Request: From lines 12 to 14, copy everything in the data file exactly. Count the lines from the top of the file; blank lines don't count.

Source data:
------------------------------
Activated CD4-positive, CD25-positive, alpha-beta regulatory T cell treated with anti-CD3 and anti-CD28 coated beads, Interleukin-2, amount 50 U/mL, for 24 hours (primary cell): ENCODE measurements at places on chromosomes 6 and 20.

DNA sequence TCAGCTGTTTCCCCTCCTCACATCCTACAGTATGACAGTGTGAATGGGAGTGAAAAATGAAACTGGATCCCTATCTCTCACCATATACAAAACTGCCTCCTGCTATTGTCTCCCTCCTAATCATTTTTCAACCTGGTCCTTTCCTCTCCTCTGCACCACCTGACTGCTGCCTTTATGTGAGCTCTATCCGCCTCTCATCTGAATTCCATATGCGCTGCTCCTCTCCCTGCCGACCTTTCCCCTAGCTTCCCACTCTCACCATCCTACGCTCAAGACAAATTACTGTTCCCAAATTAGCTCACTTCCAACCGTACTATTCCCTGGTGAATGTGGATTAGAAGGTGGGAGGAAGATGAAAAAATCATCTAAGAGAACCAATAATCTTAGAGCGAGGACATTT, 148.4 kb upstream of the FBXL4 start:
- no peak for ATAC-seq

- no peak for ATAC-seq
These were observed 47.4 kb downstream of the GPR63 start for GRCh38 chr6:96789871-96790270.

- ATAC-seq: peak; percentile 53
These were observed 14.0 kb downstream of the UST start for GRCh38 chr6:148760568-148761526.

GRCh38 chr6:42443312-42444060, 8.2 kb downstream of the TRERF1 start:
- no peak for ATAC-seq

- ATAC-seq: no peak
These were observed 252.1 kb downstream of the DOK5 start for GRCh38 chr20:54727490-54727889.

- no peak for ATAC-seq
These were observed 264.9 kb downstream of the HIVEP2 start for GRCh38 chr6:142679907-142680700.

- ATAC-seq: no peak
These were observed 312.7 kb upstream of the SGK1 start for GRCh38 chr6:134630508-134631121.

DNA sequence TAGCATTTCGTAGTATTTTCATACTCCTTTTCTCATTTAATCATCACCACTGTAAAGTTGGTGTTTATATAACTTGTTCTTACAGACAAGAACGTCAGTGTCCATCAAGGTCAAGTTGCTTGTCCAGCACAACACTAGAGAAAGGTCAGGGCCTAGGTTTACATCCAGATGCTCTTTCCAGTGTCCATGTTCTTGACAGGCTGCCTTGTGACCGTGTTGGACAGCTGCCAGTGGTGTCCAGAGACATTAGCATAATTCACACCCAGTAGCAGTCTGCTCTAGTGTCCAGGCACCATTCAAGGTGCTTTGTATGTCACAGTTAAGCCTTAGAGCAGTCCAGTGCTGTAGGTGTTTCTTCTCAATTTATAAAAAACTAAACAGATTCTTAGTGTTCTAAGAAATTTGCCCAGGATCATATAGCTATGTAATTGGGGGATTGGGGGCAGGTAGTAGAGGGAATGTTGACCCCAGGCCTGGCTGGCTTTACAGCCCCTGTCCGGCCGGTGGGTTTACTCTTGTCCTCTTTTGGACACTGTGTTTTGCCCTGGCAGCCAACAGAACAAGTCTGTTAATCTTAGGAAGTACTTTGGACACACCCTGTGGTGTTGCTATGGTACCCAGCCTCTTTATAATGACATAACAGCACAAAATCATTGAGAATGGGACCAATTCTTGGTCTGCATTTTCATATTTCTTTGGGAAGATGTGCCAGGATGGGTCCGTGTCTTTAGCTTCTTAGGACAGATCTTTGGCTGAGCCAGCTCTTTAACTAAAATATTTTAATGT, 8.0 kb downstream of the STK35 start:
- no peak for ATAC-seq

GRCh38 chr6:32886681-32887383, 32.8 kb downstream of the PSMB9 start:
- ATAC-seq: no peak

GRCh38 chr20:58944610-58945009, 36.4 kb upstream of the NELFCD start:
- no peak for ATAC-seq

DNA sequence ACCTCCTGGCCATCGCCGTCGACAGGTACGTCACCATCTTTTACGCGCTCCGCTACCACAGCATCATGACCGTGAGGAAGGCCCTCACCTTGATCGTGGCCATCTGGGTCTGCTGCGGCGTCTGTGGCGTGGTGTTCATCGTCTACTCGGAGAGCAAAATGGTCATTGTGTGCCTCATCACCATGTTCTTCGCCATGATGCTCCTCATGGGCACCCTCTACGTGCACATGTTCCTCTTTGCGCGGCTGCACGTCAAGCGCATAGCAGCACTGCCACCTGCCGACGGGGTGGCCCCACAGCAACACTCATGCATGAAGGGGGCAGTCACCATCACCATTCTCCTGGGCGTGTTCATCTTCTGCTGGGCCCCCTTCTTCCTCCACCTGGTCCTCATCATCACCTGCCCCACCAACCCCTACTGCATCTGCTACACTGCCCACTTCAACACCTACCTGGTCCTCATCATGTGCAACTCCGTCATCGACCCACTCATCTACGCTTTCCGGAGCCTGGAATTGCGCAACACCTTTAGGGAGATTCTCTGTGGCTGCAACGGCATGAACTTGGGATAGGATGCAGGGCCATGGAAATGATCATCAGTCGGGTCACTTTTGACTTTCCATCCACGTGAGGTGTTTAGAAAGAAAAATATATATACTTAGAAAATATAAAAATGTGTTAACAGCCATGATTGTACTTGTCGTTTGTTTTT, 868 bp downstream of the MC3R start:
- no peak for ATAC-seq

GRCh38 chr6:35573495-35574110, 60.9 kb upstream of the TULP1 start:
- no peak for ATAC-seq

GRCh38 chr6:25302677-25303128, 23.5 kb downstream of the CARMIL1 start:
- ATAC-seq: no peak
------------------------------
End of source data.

- no peak for ATAC-seq
These were observed 264.9 kb downstream of the HIVEP2 start for GRCh38 chr6:142679907-142680700.

- ATAC-seq: no peak